Ryan Hesley is one of six American Indians who play in Major League Baseball.
Published October 6, 2019
ATLANTA — Ryan Helsley, a tribal citizen of the Cherokee Nation, based in Tahlequah, Oklahoma, observed firsthand the tomahawk chop during the first playoff game on Thursday night against the St. Louis Cardinals and the Atlanta Braves. Helsley is a relief pitcher for the Cardinals.
The tomahawk chop, which originated with the Florida Seminoles football team, made its way to Atlanta almost three decades ago as a means for the home team fans to cheer on their team, using a foam rubber tomahawk and a so-called Indian chant.
Helsley pitched in the Thursday night opener of the post-season playoff game.
Friday he took his concerns to the press.
“I think it’s a misrepresentation of the Cherokee people or Native Americans in general,” Helsley said before the Friday night game.
“Just depicts them in this kind of caveman-type people way who aren’t intellectual. They are a lot more than that. It’s not me being offended by the whole mascot thing. It’s not. It’s about the misconception of us, the Native Americans, and how we’re perceived in that way, or used as mascots.”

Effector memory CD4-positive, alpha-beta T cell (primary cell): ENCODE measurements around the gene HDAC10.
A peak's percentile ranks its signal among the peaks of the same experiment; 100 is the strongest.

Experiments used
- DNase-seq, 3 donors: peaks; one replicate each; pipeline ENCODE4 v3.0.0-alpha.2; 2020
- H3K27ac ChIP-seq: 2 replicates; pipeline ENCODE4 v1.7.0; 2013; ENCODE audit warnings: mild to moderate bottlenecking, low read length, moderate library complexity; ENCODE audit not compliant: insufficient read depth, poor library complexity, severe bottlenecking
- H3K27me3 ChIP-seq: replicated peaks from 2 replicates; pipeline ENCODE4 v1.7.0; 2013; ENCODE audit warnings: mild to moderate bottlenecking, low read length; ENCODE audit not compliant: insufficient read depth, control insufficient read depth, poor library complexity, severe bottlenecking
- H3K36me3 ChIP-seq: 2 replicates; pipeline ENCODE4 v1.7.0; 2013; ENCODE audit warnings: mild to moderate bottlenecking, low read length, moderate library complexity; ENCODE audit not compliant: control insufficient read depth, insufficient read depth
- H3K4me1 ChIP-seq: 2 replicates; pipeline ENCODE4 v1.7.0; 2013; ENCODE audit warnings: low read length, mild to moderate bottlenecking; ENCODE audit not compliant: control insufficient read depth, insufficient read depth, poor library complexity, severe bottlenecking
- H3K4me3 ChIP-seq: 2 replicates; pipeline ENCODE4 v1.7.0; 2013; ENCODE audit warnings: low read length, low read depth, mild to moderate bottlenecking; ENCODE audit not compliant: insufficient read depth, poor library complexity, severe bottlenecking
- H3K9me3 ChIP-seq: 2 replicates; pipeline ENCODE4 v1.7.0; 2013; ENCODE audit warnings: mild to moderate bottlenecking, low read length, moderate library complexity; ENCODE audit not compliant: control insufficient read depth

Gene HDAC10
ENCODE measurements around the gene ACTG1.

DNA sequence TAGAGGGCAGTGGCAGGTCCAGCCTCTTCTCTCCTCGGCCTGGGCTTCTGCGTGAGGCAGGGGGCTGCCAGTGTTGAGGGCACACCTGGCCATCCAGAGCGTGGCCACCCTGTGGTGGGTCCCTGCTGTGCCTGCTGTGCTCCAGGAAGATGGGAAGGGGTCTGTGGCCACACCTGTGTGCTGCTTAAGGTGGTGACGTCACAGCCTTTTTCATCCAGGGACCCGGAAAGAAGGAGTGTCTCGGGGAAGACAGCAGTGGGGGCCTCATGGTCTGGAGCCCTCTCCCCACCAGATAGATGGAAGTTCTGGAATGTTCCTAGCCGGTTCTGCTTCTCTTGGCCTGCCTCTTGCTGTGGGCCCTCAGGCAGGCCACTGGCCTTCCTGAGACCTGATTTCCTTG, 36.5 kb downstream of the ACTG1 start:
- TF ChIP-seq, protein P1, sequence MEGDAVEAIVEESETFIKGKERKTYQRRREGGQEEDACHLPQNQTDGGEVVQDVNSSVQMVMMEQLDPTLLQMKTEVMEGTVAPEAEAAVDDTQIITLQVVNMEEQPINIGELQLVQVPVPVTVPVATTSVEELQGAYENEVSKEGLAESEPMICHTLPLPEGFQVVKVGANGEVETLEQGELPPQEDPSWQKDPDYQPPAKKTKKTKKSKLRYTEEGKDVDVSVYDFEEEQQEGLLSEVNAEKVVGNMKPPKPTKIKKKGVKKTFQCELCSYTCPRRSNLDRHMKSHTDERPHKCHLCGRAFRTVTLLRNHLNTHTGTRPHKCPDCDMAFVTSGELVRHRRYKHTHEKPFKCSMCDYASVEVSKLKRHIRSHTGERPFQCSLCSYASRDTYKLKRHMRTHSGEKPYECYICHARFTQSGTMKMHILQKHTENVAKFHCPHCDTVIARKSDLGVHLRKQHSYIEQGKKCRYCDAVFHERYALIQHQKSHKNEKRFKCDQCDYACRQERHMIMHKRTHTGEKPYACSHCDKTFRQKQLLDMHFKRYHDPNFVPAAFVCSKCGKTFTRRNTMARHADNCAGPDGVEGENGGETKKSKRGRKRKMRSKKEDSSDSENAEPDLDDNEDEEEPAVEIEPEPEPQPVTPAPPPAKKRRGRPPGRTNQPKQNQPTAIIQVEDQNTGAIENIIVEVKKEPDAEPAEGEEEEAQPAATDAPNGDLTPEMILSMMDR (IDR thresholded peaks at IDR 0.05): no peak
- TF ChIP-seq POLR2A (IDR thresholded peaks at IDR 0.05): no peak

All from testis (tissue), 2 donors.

“That’s the disappointing part,” he continued in a conversation with The Post-Dispatch. “That stuff like this still goes on. It’s just disrespectful, I think.”
On Saturday, the Atlanta Braves organization said they “appreciate and take seriously” Helsley’s concerns. The team says it has “worked to honor and respect the Native American community through the years.”
“Our organization has sought to embrace all people and highlight the many cultures in Braves Country,” the Braves stated in a statement. “We will continue to evaluate how we activate elements of our brand, as well as the in-game experience, and look forward to a continued dialogue with those in the Native American community once the season comes to an end.”